The tragic oil disaster in the Gulf Coast is a wake-up call. Offshore drilling is risky and dangerous, and as we now know, major leaks are not easily contained.

And to think the oil companies still want to drill in the Arctic Ocean — a similarly fragile area and truly “unknown waters.” If an oil spill can’t be contained in the Gulf, how would anyone ever clean up a spill in the Arctic’s harsh, sea-ice environment? Now more than ever, it’s clear that President Obama must call for a timeout for all offshore drilling activities until scientists and other experts can help prevent a similar drilling disaster from happening in our oceans’ extremely sensitive ecosystem. What better time to switch to alternative energy sources than now?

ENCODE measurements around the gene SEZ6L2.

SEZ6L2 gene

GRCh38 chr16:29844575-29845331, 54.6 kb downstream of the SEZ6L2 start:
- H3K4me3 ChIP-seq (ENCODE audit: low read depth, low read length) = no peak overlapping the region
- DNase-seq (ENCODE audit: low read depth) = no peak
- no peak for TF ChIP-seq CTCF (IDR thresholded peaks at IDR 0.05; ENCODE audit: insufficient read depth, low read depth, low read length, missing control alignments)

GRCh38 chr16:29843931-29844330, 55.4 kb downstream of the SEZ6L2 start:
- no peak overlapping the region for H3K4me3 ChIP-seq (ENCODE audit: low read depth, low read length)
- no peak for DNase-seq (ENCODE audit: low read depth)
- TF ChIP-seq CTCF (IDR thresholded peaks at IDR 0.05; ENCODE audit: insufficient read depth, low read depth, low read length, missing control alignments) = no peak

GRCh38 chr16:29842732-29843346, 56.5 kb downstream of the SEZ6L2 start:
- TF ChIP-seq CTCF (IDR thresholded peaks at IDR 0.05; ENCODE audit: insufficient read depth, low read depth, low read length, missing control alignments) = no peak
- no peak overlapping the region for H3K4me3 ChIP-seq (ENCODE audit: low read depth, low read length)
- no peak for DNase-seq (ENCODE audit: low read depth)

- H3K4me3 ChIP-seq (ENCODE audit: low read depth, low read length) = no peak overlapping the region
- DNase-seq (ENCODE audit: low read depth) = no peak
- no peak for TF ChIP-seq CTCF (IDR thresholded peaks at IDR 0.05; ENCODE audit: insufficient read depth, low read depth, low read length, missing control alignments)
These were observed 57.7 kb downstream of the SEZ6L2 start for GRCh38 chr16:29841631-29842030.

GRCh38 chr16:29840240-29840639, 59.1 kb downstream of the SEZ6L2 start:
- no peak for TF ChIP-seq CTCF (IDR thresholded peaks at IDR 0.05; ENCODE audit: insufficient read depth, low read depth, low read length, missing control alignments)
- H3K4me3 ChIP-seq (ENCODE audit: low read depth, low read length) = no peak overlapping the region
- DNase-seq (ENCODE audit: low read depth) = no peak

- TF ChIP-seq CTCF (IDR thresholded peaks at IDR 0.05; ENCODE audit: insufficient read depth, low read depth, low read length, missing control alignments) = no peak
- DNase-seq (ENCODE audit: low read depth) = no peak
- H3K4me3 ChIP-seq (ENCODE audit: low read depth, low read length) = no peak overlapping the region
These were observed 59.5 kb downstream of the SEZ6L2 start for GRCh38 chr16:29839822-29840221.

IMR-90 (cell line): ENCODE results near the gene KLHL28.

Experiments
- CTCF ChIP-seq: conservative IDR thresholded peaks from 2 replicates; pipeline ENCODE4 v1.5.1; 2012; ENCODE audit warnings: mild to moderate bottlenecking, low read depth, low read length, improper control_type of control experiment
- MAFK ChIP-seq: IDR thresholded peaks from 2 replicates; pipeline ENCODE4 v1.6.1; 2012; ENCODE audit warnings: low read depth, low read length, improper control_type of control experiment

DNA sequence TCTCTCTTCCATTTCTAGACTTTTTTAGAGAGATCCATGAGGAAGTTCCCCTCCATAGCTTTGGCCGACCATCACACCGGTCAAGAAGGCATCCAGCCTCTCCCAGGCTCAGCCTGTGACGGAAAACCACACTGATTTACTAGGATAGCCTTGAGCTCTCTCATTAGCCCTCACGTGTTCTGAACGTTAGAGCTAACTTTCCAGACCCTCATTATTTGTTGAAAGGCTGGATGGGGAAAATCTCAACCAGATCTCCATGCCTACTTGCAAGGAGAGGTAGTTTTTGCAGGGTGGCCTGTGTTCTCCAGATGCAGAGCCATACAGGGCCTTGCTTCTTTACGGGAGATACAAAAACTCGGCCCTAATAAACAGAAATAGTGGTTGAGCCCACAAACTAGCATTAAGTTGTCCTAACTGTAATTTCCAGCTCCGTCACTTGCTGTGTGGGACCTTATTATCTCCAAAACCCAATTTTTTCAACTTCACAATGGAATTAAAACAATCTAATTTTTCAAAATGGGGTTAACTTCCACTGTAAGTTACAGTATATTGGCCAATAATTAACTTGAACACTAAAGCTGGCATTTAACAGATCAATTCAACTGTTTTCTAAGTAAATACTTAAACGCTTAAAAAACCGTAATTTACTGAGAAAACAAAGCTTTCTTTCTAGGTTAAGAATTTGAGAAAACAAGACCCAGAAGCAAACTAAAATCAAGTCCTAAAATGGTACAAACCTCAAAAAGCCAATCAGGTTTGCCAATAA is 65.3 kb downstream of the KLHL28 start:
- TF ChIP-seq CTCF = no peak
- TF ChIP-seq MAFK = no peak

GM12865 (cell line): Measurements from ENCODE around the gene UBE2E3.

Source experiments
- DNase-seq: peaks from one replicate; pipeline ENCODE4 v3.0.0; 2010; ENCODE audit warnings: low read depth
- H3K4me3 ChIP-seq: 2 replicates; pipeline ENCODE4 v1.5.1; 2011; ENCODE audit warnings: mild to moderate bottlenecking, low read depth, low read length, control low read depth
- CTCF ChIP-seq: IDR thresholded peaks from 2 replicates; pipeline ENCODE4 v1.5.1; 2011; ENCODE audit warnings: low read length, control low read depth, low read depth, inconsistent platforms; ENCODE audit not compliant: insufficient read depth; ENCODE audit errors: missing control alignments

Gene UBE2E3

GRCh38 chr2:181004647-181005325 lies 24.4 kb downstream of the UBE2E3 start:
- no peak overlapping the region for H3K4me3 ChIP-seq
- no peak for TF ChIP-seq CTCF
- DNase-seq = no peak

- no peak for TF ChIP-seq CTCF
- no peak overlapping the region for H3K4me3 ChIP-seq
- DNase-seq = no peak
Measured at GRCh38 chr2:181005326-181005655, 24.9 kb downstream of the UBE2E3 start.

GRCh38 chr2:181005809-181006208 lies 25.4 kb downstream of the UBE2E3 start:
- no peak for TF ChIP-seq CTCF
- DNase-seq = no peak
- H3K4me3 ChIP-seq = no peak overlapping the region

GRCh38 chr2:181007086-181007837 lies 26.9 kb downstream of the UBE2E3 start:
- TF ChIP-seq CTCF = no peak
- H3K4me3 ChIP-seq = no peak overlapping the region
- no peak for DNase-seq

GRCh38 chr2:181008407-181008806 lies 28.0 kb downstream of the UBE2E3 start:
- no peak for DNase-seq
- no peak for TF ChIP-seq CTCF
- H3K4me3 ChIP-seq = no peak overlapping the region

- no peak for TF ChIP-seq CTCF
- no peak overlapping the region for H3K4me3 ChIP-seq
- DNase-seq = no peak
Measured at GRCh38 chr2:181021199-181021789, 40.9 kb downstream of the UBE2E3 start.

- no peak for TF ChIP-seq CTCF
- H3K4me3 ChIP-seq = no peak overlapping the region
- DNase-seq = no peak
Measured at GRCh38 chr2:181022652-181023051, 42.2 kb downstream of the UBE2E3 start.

Alissa Pashko

South Portland



More than a month after the catastrophic blowout that cost the lives of 11 workers, BP is still struggling to stop the gush of oil into the Gulf. It’s becoming clearer every day that the oil company recklessly cut costs and put profit before safety, environmental protection and the well-being of Gulf Coast communities.

Like germs under a microscope, the toxic oil glop coating the wildlife, destroying the wetlands and poisoning the ocean is a disease advancing on our planet — a disease caused by our addiction to fossil fuels.

As I see preschool kids playing on a too-warm May day, I am saddened by the global insecurity, debt, environmental devastation, climate change and lifeless acidic cesspools formerly known as oceans they face unless we stop it.

The American Power Act, sponsored by Sens. John Kerry, D-Mass., and Joe Lieberman, I-Conn., is a start. It provides incentives to phase in clean, sustainable energy and phase out dirty coal and oil. staying on the sidelines, Sens. Olympia Snowe and Susan Collins support oil and coal interests. We should all urge them to put our children before BP’s profits and support the American Power Act.

Marc Anderson